February 8, 2013

Special Olympics Kentucky Files Suit against Louisville Metro Council

After the Louisville Metro Council passed an ordinance in December 2012 declaring charities using donation bins must be 50 feet or closer to the front door of building the bins are located, while charging owners of the bins $300 in registration fees for each bin, along with a $200 annual renewal fee, Special Olympics Kentucky sued the Council in federal court, saying the new ordinance is illegal.

The ordinance was put in place after there were some complaints that bins weren't being emptied in a timely manner.

Another part of the ordinance, which doesn't make much sense, is if a business is maintaining the charitable bins, then signs must be put in place that assert the contributions aren't tax deductible. That's not true, so it's unlikely that that part of the ordinance will survive a challenge.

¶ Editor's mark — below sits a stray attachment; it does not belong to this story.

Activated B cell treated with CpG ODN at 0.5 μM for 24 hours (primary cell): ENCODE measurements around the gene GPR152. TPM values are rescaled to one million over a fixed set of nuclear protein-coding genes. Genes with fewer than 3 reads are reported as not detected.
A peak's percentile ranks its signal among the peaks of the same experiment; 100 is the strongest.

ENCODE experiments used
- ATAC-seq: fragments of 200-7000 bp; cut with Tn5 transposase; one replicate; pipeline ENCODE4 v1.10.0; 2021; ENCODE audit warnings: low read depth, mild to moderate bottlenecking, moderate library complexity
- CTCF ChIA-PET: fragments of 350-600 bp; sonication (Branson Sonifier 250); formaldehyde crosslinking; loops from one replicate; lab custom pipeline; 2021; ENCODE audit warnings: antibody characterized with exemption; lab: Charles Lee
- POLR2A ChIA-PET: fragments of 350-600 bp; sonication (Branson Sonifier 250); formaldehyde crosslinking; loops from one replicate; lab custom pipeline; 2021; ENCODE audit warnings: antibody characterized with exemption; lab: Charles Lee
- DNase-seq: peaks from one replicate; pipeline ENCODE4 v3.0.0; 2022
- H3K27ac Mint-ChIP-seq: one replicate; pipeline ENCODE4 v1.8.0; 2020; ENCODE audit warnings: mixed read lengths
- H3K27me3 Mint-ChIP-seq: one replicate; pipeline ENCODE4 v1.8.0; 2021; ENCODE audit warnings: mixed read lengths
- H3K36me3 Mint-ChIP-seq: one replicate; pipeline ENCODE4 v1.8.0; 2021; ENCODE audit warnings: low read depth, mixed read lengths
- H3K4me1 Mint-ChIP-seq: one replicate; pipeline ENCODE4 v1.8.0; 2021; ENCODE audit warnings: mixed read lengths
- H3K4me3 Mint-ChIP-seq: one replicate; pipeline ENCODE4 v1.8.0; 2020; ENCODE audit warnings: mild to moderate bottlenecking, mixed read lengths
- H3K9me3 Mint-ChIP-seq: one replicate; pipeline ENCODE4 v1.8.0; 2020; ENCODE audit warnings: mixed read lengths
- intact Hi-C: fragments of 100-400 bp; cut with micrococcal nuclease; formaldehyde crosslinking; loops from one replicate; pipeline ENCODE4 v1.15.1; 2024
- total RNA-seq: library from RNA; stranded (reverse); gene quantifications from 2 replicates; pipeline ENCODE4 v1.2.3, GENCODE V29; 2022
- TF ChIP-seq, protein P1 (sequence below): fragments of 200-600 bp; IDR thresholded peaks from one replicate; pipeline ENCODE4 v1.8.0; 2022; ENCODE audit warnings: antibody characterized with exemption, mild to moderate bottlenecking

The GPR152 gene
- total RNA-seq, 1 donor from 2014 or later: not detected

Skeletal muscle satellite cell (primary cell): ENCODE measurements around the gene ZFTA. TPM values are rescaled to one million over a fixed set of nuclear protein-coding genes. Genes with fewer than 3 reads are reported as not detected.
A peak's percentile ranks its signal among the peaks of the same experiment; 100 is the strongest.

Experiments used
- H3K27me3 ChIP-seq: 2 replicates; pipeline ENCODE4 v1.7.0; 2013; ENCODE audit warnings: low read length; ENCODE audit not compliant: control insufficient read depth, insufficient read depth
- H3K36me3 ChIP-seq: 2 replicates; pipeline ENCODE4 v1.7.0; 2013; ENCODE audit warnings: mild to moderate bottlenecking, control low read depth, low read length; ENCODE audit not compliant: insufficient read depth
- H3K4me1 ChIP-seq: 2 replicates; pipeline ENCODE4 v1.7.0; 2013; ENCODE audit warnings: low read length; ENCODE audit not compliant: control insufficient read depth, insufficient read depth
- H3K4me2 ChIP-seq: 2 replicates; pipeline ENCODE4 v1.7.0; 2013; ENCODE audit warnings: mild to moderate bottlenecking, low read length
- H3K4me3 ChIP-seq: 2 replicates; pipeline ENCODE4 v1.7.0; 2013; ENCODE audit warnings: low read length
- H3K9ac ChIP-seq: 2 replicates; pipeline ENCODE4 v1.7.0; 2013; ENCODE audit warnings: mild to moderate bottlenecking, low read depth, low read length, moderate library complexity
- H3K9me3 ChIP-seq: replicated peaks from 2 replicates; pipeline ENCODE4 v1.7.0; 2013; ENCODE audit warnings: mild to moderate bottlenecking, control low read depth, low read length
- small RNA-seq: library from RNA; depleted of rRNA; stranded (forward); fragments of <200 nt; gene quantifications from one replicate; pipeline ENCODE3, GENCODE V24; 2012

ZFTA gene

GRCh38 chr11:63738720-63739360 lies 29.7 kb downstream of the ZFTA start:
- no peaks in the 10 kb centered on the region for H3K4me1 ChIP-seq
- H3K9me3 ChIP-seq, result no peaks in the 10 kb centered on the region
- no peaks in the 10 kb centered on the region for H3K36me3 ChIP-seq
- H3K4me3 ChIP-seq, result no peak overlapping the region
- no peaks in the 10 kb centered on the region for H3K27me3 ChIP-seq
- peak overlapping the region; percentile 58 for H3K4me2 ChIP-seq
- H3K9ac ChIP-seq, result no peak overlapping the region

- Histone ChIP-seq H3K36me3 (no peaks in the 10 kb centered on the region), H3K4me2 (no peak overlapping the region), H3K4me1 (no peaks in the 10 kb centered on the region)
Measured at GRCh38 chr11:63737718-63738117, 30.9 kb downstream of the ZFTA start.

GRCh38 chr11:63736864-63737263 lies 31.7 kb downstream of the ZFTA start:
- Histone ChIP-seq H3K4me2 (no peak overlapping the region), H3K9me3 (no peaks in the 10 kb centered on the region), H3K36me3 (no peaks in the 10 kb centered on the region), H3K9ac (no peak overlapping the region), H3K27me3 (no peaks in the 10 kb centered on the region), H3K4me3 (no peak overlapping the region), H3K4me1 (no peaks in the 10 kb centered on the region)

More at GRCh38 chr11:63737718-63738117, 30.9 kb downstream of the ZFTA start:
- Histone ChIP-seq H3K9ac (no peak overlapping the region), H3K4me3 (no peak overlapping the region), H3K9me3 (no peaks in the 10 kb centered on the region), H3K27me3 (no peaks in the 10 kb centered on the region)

A major concern is the rule that a bin must be placed at least 50 feet or closer to the front door of a building allowing them on the property. Some businesses would probably stop allowing the placement of bins if the rule remains in place.

The registration fee cost per bin is also prohibitive, essentially put in place to apparently stop this source of revenue for charities.

Special Olympics Kentucky attorney Ken Handmaker, said if the ordinance is allowed to go into effect in two weeks, which it is scheduled to do, it would end the ability of Special Olympics Kentucky to raise fund this way.

Trish Mazzoni, president of Special Olympics Kentucky, said it'll be difficult to replace the revenue source if the ordinance isn' rescinded. Since 2011, when the bins were first used by Special Olympics Kentucky, it has $150,000 across the state. Louisville has 90 of the approximate 450 bins used by the charity in Kentucky.

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